In electronics and telecommunications, modulation is the process of varying one or more properties of a periodic waveform, called the carrier signal, with a separate signal called the modulation signal that typically contains information to be transmitted. For example, the modulation signal might be an audio signal representing sound from a microphone, a video signal representing moving images from a video camera, or a digital signal representing a sequence of binary digits, a bitstream from a computer. The carrier is higher in frequency than the modulation signal. In radio communication the modulated carrier is transmitted through space as a radio wave to a radio receiver. Another purpose is to transmit multiple channels of information through a single communication medium, using frequency-division multiplexing (FDM). For example in cable television which uses FDM, many carrier signals, each modulated with a different television channel, are transported through a single cable to customers. Since each carrier occupies a different frequency, the channels do not interfere with each other. At the destination end, the carrier signal is demodulated to extract the information bearing modulation signal.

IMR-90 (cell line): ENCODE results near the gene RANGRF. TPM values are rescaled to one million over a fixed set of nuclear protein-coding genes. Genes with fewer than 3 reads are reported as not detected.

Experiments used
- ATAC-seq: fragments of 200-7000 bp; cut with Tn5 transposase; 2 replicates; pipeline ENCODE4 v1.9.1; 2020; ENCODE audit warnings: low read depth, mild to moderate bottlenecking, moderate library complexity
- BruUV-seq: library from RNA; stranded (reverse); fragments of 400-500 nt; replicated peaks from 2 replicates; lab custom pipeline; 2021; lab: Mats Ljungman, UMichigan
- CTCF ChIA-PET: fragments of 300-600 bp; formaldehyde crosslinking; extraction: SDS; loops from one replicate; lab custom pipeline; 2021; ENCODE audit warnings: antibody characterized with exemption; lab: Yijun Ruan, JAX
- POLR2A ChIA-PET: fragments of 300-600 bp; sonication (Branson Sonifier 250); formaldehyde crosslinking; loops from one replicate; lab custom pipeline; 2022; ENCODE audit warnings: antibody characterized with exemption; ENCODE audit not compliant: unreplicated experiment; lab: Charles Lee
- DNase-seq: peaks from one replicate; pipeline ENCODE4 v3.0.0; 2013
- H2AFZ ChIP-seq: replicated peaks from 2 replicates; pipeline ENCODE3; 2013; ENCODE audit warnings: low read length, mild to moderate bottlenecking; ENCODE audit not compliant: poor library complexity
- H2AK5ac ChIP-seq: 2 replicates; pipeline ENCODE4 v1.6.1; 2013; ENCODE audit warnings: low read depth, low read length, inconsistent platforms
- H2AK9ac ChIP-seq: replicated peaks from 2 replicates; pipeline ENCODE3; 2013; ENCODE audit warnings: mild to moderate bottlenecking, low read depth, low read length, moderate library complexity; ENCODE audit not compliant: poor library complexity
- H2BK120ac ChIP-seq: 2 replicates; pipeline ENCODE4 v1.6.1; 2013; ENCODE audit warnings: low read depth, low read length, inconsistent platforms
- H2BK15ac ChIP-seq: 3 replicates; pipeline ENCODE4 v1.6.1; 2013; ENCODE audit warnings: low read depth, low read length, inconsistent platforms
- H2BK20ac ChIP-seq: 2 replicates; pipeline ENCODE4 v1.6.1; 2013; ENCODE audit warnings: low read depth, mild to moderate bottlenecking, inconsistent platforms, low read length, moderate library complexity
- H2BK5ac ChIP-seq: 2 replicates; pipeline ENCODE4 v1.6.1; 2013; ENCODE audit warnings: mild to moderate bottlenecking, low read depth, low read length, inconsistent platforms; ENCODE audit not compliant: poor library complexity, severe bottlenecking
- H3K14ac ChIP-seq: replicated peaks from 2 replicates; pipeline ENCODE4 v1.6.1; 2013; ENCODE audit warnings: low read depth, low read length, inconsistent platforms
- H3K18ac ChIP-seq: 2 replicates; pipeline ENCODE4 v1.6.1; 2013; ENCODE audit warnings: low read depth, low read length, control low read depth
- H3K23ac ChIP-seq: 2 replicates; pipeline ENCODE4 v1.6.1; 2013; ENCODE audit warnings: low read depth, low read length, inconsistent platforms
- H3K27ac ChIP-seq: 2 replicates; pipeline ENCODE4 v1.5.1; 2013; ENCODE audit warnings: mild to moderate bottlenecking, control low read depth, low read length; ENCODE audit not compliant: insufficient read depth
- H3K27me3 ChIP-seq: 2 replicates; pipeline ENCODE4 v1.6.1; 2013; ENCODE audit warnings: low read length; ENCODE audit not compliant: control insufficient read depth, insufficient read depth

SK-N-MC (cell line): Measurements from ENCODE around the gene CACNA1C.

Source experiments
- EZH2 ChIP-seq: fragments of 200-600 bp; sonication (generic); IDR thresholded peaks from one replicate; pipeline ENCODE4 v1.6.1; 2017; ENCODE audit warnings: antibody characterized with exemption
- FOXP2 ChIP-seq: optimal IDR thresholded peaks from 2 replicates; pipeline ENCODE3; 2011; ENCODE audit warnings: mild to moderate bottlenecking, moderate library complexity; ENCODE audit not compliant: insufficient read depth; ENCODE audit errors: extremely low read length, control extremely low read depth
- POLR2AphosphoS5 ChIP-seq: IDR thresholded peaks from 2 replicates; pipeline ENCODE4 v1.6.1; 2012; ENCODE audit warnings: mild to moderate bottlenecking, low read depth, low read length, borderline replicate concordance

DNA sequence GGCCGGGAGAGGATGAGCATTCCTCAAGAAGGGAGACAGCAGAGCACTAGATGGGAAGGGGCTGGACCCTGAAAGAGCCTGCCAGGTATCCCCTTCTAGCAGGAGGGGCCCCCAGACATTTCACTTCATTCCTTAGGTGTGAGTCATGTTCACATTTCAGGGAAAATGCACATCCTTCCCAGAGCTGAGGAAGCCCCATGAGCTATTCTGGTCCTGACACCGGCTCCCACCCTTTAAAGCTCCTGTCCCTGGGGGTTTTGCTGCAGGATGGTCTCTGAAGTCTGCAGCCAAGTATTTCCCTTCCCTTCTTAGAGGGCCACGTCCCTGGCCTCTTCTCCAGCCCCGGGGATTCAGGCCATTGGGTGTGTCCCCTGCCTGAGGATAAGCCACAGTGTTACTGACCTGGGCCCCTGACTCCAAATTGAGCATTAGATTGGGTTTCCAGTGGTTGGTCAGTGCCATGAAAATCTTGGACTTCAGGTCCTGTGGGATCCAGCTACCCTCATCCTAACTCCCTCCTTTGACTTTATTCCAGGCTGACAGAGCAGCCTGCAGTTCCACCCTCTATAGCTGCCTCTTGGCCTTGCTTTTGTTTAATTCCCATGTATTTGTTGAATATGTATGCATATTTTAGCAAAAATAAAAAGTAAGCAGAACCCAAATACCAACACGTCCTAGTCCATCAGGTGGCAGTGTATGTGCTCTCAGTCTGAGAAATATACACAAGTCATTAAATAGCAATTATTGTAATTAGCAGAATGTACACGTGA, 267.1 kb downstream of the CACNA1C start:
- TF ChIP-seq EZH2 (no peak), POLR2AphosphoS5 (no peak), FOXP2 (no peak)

This article may be too technical for most readers to understand. (February 2017)
A modulator is a device or circuit that performs modulation. A demodulator (sometimes detector) is a circuit that performs demodulation, the inverse of modulation. A modem (from modulator–demodulator), used in bidirectional communication, can perform both operations. The frequency band occupied by the modulation signal is called the baseband, while the higher frequency band occupied by the modulated carrier is called the passband.
In analog modulation an analog modulation signal is impressed on the carrier. Examples are amplitude modulation (AM) in which the amplitude (strength) of the carrier wave is varied by the modulation signal, and frequency modulation (FM) in which the frequency of the carrier wave is varied by the modulation signal. These were the earliest types of modulation, and are used to transmit an audio signal representing sound, in AM and FM radio broadcasting. More recent systems use digital modulation, which impresses a digital signal consisting of a sequence of binary digits (bits), a bitstream, on the carrier, by means of mapping bits to elements from a discrete alphabet to be transmitted. This alphabet can consist of a set of real or complex numbers, or sequences, like oscillations of different frequencies, so-called frequency-shift keying (FSK) modulation. A more complicated digital modulation method that employs multiple carriers, orthogonal frequency-division multiplexing (OFDM), is used in WiFi networks, digital radio stations and digital cable television transmission.